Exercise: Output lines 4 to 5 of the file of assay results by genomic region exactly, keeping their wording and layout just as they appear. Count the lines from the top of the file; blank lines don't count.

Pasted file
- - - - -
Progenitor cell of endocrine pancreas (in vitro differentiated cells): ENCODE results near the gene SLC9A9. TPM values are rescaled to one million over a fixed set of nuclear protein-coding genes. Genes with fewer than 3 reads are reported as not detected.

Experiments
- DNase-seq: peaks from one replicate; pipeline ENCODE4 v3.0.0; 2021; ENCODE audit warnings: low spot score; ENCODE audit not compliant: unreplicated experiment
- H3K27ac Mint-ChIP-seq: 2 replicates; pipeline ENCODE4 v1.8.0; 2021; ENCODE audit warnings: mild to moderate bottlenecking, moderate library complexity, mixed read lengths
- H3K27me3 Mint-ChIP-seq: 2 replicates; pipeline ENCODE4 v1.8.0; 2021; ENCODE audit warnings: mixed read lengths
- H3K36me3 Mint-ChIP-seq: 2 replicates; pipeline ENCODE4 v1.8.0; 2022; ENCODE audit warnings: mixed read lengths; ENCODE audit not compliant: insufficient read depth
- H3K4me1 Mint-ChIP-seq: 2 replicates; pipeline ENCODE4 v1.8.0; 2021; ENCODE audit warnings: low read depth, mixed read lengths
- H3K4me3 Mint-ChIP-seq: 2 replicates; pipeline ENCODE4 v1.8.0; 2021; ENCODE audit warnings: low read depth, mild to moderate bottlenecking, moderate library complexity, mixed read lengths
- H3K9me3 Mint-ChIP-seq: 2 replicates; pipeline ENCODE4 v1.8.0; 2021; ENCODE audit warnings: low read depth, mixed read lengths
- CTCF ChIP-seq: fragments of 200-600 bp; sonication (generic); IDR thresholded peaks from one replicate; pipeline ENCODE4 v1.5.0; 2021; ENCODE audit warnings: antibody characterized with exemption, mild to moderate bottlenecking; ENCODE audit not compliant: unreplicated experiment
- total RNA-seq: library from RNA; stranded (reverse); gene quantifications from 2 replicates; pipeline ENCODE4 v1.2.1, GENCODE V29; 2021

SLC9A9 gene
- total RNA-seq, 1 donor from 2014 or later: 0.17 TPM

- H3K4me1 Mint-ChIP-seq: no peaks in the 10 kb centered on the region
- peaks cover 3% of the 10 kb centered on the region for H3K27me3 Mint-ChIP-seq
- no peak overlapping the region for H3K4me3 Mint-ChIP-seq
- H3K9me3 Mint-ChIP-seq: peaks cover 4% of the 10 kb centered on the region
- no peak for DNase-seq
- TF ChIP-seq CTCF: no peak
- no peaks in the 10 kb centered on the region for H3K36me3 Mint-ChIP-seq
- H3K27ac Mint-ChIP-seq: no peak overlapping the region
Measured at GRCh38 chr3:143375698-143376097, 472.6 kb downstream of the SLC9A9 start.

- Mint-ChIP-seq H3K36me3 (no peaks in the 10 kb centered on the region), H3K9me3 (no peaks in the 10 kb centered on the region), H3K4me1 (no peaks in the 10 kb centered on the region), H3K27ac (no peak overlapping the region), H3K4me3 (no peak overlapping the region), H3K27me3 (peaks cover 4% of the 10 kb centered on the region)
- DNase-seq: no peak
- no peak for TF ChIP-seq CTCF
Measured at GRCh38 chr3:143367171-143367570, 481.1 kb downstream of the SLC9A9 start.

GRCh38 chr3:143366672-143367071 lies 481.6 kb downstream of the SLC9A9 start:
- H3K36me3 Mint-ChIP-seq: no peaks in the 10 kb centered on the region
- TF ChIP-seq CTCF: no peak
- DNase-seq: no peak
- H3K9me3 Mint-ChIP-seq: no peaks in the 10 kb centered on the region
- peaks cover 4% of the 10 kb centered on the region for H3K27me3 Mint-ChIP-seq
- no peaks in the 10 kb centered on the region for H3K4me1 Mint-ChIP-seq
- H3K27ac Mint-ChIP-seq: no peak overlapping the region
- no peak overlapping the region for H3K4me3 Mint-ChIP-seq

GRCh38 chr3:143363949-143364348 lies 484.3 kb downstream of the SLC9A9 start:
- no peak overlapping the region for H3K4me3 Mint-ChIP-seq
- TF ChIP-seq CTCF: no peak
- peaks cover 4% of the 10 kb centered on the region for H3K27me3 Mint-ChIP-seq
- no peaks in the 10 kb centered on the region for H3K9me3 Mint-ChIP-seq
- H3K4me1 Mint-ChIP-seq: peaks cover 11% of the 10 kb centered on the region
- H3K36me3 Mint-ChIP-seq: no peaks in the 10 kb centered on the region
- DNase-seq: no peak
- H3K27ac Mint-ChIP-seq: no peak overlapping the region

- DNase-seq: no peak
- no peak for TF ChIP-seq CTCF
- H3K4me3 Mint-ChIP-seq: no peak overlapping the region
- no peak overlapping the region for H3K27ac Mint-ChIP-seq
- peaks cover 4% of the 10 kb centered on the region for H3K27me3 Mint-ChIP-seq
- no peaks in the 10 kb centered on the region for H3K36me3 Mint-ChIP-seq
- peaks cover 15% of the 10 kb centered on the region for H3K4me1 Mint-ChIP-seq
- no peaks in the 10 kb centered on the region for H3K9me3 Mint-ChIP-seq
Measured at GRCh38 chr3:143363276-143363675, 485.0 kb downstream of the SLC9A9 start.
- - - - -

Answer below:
- H3K27ac Mint-ChIP-seq: 2 replicates; pipeline ENCODE4 v1.8.0; 2021; ENCODE audit warnings: mild to moderate bottlenecking, moderate library complexity, mixed read lengths
- H3K27me3 Mint-ChIP-seq: 2 replicates; pipeline ENCODE4 v1.8.0; 2021; ENCODE audit warnings: mixed read lengths